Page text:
According to Democrat Mark Williams, who is running for Jared Polis’s open seat in the Boulder area’s 2nd Congressional District, that’s what it means to be a citizen candidate.
In other words, he’s not rich like Polis and had to dip into his savings to run for office, so he decided to pay himself a salary with campaign contributions.
Turns out that is mostly legal, according to Colorado Politics which found the questionable payments and questioned Williams about it.
Long story short, Williams wasn’t doing it right and has to return about $5,680 he paid himself for November and December. But once he files his petitions in March, he can start paying himself a salary again.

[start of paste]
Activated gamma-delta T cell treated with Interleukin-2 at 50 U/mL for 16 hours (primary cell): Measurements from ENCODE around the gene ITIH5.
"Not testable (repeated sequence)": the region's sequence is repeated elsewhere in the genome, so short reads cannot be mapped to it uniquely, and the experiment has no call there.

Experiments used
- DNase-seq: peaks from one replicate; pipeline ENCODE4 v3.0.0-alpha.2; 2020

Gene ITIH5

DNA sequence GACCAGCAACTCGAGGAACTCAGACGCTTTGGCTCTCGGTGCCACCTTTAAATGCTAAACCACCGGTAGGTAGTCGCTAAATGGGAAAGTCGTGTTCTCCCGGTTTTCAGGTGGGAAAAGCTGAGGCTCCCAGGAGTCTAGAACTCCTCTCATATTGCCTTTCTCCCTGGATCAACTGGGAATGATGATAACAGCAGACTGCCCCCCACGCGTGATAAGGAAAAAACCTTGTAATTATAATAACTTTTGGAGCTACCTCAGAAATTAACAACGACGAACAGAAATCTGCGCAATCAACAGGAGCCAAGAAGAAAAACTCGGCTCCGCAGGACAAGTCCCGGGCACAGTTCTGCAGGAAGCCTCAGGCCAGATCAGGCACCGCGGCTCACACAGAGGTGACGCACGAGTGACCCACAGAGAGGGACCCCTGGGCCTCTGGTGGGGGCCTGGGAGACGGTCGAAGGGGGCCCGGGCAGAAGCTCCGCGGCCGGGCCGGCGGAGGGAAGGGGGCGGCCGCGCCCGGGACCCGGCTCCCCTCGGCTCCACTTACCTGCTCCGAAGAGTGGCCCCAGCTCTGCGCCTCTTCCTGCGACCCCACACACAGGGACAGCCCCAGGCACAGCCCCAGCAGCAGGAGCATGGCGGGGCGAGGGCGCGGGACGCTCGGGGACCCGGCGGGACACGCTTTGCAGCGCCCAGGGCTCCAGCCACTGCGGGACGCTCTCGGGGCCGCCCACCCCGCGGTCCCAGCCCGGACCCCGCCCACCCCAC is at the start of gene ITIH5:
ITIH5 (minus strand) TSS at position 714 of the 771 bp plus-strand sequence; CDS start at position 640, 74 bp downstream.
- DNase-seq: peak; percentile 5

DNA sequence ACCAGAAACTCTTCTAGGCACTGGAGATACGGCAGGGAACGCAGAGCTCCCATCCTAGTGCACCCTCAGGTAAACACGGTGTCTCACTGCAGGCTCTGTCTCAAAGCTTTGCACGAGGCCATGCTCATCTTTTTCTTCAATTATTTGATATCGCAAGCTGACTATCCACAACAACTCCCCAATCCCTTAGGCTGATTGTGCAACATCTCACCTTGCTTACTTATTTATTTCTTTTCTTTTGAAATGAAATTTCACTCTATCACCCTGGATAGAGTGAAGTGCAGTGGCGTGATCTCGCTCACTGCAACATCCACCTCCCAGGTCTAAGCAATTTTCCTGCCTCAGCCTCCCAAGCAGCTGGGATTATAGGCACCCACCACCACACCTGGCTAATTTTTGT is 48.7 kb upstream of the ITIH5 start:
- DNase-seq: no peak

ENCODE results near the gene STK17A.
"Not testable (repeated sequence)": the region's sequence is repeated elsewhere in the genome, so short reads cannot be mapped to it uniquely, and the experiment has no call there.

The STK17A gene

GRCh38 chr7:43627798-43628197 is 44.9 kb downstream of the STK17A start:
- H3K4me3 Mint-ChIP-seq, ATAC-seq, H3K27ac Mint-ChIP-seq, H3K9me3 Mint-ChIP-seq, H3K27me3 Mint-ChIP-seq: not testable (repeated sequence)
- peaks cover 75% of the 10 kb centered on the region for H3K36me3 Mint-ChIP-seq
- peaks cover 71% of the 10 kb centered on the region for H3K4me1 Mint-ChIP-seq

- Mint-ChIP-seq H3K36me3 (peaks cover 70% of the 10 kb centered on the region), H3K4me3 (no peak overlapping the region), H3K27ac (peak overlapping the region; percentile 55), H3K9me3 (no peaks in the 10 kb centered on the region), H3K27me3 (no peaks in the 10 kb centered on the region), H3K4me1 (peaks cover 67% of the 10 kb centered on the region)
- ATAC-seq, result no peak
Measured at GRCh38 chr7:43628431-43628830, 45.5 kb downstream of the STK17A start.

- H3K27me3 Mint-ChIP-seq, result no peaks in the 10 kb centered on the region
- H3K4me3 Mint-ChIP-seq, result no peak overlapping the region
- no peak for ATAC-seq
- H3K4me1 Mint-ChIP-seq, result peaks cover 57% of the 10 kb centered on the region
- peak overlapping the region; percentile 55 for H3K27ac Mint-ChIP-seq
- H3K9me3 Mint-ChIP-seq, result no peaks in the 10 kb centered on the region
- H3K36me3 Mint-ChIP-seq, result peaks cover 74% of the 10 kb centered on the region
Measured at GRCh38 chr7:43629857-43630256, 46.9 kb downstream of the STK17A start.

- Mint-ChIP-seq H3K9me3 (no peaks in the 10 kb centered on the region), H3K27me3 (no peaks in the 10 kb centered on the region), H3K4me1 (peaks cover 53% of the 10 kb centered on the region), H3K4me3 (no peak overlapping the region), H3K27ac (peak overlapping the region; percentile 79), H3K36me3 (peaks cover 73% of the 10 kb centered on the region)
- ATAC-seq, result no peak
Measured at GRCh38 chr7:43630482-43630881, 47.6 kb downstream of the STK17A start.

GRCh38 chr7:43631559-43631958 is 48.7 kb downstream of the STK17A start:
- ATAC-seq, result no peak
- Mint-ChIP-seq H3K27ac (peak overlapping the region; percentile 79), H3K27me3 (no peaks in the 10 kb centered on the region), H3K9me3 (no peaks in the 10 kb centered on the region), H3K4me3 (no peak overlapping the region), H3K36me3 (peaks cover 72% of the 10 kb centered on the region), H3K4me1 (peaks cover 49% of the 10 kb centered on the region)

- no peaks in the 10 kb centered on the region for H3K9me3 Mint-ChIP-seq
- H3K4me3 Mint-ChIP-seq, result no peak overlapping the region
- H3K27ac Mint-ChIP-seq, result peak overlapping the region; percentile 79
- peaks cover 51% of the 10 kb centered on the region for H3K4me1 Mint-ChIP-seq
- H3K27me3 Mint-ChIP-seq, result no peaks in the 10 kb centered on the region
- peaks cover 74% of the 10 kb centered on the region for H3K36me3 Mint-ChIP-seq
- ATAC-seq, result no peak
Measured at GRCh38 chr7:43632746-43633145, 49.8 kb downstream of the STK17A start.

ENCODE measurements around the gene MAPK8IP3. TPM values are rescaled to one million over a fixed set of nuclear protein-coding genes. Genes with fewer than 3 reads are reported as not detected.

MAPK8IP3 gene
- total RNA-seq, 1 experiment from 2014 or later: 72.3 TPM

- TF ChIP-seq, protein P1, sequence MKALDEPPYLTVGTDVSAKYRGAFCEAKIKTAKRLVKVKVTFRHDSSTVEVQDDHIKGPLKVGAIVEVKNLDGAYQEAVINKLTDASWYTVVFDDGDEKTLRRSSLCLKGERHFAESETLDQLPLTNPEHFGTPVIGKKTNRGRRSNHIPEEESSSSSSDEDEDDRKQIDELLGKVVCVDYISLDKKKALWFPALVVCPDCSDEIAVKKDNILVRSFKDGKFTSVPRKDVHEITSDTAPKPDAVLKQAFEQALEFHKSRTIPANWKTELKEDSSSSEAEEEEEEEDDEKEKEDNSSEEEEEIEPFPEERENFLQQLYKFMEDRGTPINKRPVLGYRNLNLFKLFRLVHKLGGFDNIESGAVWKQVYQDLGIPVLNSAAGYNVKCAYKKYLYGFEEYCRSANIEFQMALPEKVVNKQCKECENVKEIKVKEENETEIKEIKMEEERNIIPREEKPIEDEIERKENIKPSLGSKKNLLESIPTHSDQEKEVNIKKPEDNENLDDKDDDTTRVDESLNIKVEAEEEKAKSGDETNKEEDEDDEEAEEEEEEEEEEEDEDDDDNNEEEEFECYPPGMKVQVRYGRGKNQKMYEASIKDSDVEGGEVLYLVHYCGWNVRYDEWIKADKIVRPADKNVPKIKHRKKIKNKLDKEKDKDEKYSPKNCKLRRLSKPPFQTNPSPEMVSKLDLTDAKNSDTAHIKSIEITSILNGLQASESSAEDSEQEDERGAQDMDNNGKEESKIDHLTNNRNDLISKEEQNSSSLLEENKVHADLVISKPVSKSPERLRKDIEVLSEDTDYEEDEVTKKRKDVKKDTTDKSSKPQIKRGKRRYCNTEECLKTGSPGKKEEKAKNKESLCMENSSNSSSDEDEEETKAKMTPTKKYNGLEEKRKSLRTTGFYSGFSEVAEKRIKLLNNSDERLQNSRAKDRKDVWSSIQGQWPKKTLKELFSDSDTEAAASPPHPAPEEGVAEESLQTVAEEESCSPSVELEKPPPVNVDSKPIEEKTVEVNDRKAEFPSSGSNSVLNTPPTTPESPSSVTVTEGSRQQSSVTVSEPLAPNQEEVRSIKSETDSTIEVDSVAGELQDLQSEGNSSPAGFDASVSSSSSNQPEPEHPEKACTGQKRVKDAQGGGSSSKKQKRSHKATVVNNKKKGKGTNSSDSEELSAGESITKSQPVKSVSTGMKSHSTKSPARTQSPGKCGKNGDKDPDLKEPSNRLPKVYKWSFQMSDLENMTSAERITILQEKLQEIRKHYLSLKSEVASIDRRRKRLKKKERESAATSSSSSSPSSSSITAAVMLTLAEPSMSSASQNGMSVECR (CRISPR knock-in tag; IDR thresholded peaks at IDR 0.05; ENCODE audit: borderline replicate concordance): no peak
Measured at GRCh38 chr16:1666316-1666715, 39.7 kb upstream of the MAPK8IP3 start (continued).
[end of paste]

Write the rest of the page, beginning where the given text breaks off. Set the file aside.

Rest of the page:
So far, he had paid himself about 42 percent of the total amount he had raised, nearly $13,650.
His reasoning for doing so is a little squirrelly. He says it’s because he doesn’t have a consulting company or law firm paying him to run. Quite honestly, we’re not sure that would even be legal.
“We want to send a message this is what a citizen candidate can do — run for Congress,” Williams said. “From a skin-in-the-game perspective, I can’t live on that kind of money, so I’m having to draw on my savings to stay in the game.”
I think the message he sends is that candidates don’t have to make financial sacrifices anymore to run for office. They can get a job as a professional candidate.